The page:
In 1986 P. Cole and B. Melton published a paper which investigated the ability of rose pollen to fertilize flowers on the same bush ( .Cole, P., Melton, B., J. Amer. Soc. Hort. Sci., volume 111, pages 122-125, (1986). The diploid species were all highly self-sterile. None of the 23 diploid specimens exhibited over 4 % fertility and 18 of the 23 produced no self-set seed. They also studied the fertility with pollen from another plant of the same species and found that the diploid group was 50 times more cross-compatible than self-compatible. For roses of higher polyploid level 12 of the 16 studied were no more self-compatible than the diploid group.
Thanks Henry and David … I never picked up on my basic too broad misapplication and use of “selfing” and compatibility. Great knowledge transfer in my opinion.
From the paper (thanks very much, David):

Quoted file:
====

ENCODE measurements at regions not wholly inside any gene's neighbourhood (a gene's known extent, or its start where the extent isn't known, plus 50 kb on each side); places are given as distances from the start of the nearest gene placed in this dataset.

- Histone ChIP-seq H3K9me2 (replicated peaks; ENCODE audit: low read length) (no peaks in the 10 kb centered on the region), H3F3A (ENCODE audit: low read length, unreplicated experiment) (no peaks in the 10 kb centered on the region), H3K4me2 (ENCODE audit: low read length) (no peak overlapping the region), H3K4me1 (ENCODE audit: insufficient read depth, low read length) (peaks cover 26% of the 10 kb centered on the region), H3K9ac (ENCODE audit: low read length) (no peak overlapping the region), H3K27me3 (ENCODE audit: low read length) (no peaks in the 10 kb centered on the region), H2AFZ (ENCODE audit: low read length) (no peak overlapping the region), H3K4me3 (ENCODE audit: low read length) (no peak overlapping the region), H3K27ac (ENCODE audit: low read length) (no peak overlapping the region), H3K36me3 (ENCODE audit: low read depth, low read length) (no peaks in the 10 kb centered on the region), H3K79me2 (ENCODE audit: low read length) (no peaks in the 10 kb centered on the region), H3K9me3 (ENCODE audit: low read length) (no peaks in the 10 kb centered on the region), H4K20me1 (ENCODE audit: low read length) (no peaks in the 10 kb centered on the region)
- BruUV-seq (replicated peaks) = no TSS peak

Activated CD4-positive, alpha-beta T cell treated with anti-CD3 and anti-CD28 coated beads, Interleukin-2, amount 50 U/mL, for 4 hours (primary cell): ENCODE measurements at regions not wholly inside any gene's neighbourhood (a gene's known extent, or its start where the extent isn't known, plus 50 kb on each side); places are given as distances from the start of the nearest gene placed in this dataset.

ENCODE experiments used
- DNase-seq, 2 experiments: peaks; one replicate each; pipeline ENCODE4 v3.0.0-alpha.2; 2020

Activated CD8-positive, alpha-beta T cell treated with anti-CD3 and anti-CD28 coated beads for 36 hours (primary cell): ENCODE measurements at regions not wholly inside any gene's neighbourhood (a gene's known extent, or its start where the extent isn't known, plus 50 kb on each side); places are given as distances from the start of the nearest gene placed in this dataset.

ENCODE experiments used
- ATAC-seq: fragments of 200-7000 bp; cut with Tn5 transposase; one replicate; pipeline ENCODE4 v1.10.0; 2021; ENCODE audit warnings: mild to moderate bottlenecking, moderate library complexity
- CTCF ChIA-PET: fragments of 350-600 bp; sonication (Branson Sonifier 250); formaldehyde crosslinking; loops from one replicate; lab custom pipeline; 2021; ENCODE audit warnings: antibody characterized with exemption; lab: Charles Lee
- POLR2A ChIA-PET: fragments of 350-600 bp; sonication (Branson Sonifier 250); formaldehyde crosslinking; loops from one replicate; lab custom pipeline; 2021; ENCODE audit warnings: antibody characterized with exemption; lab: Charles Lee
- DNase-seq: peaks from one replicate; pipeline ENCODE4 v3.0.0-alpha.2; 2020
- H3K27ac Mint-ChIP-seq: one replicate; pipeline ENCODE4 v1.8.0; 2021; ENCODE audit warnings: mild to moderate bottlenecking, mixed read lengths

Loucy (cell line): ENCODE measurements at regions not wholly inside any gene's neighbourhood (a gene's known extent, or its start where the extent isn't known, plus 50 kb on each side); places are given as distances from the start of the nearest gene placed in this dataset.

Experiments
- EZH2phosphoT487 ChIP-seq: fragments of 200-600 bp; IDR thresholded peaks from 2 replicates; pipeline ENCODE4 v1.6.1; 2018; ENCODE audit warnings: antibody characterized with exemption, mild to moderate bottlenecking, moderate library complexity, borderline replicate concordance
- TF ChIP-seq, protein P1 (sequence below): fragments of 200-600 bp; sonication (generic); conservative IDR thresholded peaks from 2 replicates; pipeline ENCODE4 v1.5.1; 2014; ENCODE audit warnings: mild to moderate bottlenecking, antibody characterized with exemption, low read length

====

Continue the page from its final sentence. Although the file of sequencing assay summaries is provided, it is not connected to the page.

"Rchinensis1_3-Rchinensis2_27, shows…high levels of expression in pistil and ovary… These results are compatible with Rchinensis1_3-Rchinensis2_27 gene, being the S-pistil gene determining GSI specificity.
Does this mean, then, that efforts to overcome the SI system by bypassing the stigma and style (through direct injection of pollen into the ovary, say) are doomed to fail on account of the ovary itself expressing the SRNase?
I ask because I’m planning to do this with some Prunus work I am doing shortly.
David, could you please explain the difference between a ‘self recognition system’ and a ‘non-self recognition system’ and how this applies to the work that Dr. Heitzler and his colleagues are reporting in this paper for roses?
Many long years ago, I read about self-incompatibility and the multiple sterility alleles. I believed it all because … it was a book. For example, in Elements of Genetics (1950), Darlington and Mathers wrote, “And, although closely related, the 60 cultivated varieties of Sweet Cherry examined must have over 20 allelomorphs.”
But then some decades later, I happened upon a paper written by Heideman (1895) on the multiple breeding systems in Prunus Americana varieties. Not a sterility allele in sight. These are the Dichogamous Group (Proterogynous, Proterandrous), Heterostyled Group (Long-Styled, Short-Styled), Bisexual Group (Gynodioecious, Andromonoecious) and the rare self-fertile Hermaphrodite.